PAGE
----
“I honestly believe that Magnus is going to make a big difference for me in the next few years,” said Wawrinka of his coach. “He’s helping me have the confidence to believe in my game. He’s telling me to be more aggressive. He wants me to attack more with my forehand and my serve, but my game is still more or less the same. That’s understandable, of course. But sometimes on court I’m hesitating about things because I’m not feeling confident in my shots, and that’s what I’m trying to change.”
The charismatic Swiss showed greater confidence when it mattered most in 2013, and his painful loss to Djokovic in Melbourne soon started to fade. That defeat could have crushed the spirit of a player with less resolve, but for Wawrinka, it only rekindled his motivation to improve.
“That match gave me a huge amount of belief in myself,” he reflected. “I always knew that I was capable of beating the top guys, but that match made me genuinely believe it. Afterwards, I was really disappointed, but I thought about it and it encouraged me to keep practicing the way I had been and keep fighting in every match to get the chance to do it again.”
Determined to learn from defeat, Wawrinka watched a DVD of his Australian Open loss to Djokovic. The experience offered him insights on what he could improve as well as further reassurance for the future.
“I always think that I know more or less what’s happened,” he observed. “But it’s interesting when you see what the camera shows and what other people will be seeing, not your own insights. I looked at what Novak was doing and what I was doing, and I could see that it was all about my level. When it was high, I was pushing Novak and doing a lot of good things. I have looked back to that match many times ahead of tournaments. It’s something positive to think about because I showed myself and everyone watching that I can test him over nearly five hours, and I was really close to beating him. So I still keep the memory of it for when I need it.”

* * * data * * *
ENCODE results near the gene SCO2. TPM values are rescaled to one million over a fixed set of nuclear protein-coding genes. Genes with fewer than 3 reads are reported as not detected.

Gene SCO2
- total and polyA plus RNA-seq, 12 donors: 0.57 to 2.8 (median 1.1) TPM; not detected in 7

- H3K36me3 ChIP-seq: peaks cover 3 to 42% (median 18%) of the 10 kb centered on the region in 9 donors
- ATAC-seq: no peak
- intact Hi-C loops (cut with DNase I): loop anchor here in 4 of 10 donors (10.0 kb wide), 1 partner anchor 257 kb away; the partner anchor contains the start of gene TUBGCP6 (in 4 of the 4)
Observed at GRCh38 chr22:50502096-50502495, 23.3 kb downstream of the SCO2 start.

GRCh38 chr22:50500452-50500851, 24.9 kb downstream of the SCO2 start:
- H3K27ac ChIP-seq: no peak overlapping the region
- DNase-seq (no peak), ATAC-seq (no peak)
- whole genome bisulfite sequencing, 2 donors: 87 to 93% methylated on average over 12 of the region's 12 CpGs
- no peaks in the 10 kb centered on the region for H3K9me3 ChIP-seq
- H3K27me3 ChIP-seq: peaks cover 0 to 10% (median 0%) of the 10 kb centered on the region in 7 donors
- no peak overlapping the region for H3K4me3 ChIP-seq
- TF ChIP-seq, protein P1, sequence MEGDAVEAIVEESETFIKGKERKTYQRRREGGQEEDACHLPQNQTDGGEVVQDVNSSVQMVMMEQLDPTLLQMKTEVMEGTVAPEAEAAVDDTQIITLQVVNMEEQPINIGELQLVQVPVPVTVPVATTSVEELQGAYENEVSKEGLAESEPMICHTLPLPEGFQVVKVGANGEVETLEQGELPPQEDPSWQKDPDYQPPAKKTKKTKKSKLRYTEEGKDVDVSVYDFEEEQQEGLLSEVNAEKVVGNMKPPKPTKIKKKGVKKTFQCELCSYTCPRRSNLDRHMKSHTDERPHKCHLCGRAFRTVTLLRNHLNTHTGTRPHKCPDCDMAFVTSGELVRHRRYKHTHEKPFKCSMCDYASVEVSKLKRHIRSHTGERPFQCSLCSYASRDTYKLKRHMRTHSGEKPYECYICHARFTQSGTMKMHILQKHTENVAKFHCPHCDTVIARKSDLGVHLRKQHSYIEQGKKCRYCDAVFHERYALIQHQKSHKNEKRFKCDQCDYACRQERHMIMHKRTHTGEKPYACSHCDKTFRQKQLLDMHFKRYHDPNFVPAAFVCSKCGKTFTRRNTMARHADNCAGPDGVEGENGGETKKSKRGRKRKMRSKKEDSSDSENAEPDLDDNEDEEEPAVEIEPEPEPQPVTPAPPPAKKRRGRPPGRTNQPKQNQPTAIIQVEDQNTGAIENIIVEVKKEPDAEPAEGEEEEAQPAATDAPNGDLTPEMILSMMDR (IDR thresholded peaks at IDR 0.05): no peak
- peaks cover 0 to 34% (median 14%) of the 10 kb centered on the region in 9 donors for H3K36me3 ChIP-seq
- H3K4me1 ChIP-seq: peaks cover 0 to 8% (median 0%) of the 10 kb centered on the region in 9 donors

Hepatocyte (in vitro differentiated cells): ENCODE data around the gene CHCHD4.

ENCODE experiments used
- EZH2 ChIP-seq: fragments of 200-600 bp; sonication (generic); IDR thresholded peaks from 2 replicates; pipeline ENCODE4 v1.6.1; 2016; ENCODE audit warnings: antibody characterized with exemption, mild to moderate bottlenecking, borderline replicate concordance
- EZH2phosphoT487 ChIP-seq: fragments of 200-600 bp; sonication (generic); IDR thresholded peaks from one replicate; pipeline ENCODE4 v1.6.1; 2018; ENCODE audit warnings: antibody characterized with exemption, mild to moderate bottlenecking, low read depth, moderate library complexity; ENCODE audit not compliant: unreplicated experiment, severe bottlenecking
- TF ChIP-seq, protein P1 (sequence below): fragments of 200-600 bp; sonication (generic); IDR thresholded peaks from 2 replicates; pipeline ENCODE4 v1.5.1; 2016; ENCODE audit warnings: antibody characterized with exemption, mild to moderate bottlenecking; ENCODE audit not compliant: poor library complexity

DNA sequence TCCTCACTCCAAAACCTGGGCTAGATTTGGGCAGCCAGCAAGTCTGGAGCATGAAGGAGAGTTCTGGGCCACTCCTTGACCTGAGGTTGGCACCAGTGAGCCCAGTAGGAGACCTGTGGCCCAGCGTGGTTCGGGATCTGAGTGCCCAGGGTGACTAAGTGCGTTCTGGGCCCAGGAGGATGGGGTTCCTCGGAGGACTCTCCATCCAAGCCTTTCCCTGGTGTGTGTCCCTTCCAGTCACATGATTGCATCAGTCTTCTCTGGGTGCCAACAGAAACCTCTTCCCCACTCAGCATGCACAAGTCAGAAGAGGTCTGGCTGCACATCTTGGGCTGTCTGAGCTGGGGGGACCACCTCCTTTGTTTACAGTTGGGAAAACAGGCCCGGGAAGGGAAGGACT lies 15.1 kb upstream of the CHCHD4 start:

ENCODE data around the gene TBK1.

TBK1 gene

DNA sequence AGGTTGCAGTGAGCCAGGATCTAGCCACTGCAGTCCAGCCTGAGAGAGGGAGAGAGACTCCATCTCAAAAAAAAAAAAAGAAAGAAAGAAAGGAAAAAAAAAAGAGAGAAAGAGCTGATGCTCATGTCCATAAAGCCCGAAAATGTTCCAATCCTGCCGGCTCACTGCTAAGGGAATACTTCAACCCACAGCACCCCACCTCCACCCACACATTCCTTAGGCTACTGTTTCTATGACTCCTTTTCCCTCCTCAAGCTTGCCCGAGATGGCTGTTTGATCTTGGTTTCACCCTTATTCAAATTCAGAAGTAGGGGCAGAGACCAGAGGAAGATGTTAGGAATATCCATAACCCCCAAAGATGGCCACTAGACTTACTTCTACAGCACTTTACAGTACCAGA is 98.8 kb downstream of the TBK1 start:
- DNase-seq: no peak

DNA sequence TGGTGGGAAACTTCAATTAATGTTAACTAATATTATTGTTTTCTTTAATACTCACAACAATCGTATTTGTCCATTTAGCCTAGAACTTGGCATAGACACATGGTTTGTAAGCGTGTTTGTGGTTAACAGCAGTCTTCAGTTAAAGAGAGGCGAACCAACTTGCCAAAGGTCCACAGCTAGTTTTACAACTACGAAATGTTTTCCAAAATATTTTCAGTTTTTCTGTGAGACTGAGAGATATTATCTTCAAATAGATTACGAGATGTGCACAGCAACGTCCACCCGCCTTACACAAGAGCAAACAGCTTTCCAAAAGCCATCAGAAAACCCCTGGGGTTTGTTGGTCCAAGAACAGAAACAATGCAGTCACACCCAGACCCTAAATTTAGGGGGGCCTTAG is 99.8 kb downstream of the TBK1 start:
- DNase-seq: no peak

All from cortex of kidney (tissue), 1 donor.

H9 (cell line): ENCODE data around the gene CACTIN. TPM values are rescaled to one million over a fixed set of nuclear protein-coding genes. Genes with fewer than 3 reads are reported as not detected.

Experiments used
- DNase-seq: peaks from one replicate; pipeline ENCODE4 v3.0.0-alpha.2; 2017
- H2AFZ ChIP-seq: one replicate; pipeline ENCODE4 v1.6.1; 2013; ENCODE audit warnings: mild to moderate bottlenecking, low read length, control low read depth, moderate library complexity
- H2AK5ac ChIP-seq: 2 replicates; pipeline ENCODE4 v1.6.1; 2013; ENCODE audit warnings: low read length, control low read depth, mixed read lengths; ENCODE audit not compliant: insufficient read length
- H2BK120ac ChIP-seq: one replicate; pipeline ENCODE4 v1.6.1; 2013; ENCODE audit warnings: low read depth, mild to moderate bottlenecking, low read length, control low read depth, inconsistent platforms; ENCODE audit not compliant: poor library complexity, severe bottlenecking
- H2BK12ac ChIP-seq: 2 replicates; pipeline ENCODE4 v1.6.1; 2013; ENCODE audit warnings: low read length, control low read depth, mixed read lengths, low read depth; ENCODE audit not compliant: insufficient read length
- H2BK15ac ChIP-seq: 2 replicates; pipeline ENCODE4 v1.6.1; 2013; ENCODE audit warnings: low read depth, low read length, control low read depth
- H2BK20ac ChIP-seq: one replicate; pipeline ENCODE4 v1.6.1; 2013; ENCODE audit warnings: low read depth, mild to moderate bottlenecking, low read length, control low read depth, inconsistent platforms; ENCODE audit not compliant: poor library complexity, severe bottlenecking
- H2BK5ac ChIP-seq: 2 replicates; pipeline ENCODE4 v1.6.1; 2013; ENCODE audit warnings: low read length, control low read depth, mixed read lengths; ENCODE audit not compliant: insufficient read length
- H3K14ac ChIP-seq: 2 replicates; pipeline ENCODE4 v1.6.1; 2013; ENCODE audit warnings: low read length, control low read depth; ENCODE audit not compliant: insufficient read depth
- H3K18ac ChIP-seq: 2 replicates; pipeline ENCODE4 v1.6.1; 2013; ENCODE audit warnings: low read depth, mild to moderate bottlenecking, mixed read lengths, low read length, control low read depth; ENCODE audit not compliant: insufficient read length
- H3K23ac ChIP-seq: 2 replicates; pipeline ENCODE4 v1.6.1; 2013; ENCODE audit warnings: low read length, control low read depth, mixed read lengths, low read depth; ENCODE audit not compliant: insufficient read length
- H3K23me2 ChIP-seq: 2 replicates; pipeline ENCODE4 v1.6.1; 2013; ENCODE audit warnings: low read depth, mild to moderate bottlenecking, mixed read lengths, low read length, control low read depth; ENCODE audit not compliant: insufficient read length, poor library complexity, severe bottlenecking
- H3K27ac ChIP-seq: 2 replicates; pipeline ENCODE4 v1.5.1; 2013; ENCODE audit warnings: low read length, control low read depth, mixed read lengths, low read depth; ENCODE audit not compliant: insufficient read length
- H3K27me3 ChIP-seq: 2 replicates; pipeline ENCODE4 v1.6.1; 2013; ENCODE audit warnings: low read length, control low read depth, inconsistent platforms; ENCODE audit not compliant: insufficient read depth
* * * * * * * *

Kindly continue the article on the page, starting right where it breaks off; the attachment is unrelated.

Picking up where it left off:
Wawrinka got the chance to employ his formula when he faced Djokovic again at last year’s US Open, having reached his first major semifinal after dominating defending champion Andy Murray. Again, he pushed the world No. 1 to a fifth set. Again, he fell short. Again, he focused on the positives.
“My team told me they were really proud,” said Wawrinka. “[Swiss Davis Cup captain] Severin [Luthi] told me in New York that I can take only positive things from the match because I’d played at an amazing level and I was so close to beating the world No. 1 in a Grand Slam. After a defeat like that, you need to be honest with yourself. This is the most important thing. If it’s a match where you gave everything, you need to accept that.”